Family Based Immigration
This article provides answers to common questions about family-based immigration. Specifically, it discusses getting a "green card" for a family member. This article was written by American Gateways.
United States citizens can petition for their spouses, parents, children, and siblings. Lawful permanent residents (green card holders) can petition for their spouses and unmarried children.
The steps and requirements for getting a green card differ for each person, and depend on the petitioner’s immigration status and relationship to the family member. There are several things that will be considered, such as:
- If the person requesting (the petitioner) is a U.S. citizen or a lawful permanent resident;
- The relationship between the immigrant and the U.S. citizen (or lawful permanent resident) petitioner (parent, spouse, brother, etc.);
- The country where the immigrant is from;
- If the immigrant has ever been in the U.S. illegally.
Immigration law is complicated and making mistakes can be serious. If your family member is in the U.S. without legal status, and files an improper application for a green card, they risk deportation. Talk to an immigration attorney before you do anything.
Follow these instructions to apply for a green card for an immediate relative of a U.S. citizen:
If your immediate relative has previously lived in the U.S. without any legal status, they may be ineligible for a green card, or they may require a waiver, depending on the circumstances. Consult an immigration attorney before you file any immigration application.
Follow this set of instructions from United States Citizenship and Immigration Services (USCIS) if you are a U.S. citizen applying for an unmarried child over 21, a married child, or a sibling over 21:
Follow the instructions at the link below from United States Citizenship and Immigration Services (USCIS) if you are a permanent resident applying for a spouse, unmarried child under 21, or an unmarried child over 21:
Yes. Each country is only allowed a certain number of visas per year.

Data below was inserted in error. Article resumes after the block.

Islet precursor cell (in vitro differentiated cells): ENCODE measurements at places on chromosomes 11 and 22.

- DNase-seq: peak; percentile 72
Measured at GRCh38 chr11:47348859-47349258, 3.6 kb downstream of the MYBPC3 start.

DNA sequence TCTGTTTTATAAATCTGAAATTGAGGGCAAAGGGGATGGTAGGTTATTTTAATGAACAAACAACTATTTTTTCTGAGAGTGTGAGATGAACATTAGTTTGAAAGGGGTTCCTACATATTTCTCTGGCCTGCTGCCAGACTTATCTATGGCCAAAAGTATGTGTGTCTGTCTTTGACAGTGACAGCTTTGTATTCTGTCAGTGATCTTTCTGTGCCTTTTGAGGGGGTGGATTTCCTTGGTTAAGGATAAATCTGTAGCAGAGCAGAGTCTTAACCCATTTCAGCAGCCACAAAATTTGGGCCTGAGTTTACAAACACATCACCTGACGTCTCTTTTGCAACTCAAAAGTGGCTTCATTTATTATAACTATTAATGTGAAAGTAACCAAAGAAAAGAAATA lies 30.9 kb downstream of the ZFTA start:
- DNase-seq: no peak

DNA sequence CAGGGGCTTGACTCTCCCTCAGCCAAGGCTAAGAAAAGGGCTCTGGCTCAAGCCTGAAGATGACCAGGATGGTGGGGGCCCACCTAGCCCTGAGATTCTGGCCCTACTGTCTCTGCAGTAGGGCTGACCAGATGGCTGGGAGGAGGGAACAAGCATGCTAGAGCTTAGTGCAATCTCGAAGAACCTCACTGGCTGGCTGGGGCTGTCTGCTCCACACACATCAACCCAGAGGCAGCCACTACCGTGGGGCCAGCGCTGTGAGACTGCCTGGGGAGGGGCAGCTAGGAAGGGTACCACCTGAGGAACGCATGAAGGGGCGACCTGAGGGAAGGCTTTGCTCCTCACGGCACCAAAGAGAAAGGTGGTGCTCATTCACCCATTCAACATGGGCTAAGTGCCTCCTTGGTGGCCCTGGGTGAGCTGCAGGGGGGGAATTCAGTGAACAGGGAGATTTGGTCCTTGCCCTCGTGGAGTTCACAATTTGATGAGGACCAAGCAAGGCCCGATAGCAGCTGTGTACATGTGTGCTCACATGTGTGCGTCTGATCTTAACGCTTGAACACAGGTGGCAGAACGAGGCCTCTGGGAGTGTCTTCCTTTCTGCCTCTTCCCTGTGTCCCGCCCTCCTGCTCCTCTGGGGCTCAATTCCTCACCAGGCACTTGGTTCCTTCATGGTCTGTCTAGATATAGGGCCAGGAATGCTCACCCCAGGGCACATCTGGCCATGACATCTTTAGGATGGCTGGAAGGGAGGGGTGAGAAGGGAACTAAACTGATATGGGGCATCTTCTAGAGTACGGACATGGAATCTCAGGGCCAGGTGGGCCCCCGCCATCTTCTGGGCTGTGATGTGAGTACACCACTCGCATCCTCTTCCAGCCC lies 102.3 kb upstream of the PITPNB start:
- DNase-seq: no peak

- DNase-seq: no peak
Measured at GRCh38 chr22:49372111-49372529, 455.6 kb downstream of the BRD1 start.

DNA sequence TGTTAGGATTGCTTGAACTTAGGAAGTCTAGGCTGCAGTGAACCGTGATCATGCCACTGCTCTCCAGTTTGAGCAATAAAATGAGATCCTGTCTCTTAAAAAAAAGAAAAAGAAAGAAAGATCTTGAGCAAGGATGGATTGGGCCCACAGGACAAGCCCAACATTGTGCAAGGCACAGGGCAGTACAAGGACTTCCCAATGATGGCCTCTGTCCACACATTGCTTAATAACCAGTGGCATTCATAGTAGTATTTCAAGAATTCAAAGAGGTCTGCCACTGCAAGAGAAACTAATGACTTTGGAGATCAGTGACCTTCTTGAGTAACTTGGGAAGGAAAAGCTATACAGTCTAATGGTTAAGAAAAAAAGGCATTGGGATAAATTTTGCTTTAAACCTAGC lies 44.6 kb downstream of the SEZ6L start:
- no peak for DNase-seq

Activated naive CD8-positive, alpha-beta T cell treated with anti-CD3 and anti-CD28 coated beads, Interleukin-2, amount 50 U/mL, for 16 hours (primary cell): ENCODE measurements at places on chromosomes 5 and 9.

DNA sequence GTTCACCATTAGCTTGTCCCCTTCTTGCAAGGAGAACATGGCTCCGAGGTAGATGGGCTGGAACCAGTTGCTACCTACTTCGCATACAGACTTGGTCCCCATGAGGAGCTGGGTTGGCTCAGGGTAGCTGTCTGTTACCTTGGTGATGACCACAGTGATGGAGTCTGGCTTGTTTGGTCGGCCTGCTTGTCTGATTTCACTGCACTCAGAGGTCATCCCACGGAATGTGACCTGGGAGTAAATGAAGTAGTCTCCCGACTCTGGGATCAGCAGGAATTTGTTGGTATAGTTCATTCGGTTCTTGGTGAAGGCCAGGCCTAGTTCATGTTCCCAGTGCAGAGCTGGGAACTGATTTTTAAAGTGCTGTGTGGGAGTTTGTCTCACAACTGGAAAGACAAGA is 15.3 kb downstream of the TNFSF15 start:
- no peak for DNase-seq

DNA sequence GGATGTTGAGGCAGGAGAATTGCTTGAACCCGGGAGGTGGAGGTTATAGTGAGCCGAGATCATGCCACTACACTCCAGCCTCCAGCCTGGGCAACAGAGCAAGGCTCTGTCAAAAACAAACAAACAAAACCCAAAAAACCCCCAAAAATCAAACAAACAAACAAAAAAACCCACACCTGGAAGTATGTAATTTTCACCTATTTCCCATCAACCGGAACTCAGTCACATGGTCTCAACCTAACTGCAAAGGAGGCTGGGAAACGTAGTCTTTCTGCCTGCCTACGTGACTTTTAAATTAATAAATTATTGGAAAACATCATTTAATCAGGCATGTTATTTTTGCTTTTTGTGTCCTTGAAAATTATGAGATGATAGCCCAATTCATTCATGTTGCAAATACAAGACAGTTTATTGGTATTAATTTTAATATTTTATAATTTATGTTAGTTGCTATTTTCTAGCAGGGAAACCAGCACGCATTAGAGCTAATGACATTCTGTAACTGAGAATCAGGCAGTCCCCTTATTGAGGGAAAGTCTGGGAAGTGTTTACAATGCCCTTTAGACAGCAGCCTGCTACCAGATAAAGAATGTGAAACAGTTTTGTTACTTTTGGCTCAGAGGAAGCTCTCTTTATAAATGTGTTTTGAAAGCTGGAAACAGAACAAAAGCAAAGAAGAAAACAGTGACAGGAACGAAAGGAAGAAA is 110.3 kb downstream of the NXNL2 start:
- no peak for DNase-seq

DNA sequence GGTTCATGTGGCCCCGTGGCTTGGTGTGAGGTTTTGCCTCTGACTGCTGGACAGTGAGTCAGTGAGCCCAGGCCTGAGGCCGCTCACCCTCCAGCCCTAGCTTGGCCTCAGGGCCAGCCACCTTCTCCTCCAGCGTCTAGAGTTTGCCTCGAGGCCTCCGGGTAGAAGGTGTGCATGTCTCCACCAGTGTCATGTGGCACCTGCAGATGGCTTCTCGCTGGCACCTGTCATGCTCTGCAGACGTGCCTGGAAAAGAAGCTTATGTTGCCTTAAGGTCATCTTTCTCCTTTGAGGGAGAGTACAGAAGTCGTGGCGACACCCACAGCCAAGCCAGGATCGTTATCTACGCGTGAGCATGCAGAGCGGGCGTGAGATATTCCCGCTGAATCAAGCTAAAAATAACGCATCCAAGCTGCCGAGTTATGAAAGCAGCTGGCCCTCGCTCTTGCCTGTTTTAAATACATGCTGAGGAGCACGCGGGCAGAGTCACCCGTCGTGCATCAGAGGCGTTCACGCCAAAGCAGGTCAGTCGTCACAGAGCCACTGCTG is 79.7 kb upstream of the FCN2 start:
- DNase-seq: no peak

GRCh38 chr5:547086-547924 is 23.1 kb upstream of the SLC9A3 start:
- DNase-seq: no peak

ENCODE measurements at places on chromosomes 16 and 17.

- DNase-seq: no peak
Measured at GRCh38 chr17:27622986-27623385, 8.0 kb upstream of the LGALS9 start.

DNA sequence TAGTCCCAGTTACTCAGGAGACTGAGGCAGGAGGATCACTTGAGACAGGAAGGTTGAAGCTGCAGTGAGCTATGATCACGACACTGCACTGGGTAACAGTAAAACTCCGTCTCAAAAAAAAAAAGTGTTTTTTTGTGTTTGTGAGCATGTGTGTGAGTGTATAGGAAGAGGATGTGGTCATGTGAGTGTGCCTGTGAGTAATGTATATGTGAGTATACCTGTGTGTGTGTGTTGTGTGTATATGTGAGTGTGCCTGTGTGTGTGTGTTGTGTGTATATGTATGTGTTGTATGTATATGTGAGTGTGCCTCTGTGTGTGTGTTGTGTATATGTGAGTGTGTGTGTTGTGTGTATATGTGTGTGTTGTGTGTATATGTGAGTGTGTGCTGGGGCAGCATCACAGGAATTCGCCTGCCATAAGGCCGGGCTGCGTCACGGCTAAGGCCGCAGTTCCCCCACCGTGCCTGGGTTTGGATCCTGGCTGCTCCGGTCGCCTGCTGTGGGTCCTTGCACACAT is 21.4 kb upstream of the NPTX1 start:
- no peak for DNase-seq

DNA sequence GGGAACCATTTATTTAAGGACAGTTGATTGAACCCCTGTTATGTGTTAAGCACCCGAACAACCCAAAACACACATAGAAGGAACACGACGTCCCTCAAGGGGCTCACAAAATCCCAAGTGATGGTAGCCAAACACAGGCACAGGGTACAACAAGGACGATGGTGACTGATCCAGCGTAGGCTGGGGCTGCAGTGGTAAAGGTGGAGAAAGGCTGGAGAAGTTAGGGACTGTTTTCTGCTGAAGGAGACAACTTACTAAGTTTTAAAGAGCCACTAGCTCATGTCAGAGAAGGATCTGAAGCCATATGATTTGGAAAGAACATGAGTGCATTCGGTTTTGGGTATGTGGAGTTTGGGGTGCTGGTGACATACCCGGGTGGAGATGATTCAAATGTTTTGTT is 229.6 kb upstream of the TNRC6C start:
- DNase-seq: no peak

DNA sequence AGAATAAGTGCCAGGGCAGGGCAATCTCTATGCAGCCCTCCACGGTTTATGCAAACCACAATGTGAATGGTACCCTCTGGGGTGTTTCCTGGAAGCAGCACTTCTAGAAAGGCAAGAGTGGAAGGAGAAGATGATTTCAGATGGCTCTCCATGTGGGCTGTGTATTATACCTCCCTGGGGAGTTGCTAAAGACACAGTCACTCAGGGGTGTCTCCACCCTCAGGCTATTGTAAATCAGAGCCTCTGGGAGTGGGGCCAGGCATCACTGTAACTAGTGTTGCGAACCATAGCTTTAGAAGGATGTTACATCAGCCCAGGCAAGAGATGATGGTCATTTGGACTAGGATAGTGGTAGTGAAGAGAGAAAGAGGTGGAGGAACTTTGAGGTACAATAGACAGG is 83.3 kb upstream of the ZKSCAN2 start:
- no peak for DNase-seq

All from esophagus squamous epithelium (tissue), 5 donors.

There are often more visa petitions filed for citizens of China, India, Mexico, and the Philippines than the number of visas available to those countries. People from those countries often have to wait longer for a visa.
Current wait times can range anywhere from two to 24 years depending on your relative’s country of origin; your status in the U.S.; and the type of family relationship the immigration is based on. The wait is determined by your priority date and the visa bulletin.
Each month, the United States Department of State publishes a visa bulletin that lists the current priority dates for each category by country. The Visa Bulletin covers both family-based immigration and employment-based immigration. When checking the Visa Bulletin for your family member, you should find the family chart and the preference category (F1, F2A, F2B, F3, or F4) for the family member you are applying for.
- If your family member is immigrating from one of the countries listed at the top of the chart, find the priority date below that matches the preference category for your family member.
- If your family member is not from one of the countries listed at the top, use the dates in the “All Chargeability Areas Except Those Listed” category.
- If your priority date on your family petition receipt or approval notice is before the date listed in the Visa Bulletin, there is a visa available for your family member.
- If your priority date in the I-130 receipt is on or after the listed date, there is not yet a visa available for your family member and you must keep waiting.
Keep in mind that the dates listed on the Visa Bulletin depend on the number of applications that were received from the different countries for the different categories. The dates on the Visa Bulletin do not move chronologically. For example, if on September 1, 2012, the priority date listed for your category is September 1, 2016, then that does not mean that a visa will be available in four years. For many months, the date on the Visa Bulletin will not change or only change a few days—and it may even move backward. In the example above, four years gives you a general idea of the wait time.